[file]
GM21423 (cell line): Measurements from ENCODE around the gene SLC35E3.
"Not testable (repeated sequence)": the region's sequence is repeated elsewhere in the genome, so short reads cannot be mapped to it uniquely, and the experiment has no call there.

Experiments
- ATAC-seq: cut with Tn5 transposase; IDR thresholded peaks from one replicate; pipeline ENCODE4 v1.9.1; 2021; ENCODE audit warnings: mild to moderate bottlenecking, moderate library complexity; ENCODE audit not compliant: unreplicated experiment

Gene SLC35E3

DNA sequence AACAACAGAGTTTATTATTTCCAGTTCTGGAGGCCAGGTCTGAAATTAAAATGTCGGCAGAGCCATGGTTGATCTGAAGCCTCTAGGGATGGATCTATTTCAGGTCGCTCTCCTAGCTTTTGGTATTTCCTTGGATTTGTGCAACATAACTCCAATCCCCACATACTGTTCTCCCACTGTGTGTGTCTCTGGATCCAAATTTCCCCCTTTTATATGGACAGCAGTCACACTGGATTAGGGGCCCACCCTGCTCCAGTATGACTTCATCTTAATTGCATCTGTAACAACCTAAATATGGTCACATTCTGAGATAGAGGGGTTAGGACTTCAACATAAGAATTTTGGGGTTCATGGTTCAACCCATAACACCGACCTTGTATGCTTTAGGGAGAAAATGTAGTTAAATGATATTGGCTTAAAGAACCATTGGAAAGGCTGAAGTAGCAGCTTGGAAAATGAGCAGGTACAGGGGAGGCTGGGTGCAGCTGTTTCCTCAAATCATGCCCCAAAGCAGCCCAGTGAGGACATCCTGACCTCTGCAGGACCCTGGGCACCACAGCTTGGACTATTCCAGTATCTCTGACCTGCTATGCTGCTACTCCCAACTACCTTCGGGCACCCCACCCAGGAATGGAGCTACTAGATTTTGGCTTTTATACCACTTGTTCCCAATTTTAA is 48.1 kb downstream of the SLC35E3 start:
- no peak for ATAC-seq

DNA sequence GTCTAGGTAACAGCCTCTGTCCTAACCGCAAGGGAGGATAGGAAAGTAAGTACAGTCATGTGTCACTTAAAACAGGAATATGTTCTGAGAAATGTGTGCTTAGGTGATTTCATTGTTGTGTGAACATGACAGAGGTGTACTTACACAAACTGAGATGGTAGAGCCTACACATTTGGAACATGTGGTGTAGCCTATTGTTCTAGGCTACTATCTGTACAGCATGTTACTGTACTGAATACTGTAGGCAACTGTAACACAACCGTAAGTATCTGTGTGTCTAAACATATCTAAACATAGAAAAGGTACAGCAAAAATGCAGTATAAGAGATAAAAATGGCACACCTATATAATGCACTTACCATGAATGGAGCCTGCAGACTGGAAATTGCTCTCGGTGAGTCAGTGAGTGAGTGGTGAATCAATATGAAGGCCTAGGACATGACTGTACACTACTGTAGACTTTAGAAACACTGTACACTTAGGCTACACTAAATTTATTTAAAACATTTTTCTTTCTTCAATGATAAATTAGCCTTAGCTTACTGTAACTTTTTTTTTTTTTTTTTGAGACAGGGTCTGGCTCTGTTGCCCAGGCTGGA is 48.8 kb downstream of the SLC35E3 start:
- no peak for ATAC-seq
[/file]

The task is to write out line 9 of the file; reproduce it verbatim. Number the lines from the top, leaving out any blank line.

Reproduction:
- no peak for ATAC-seq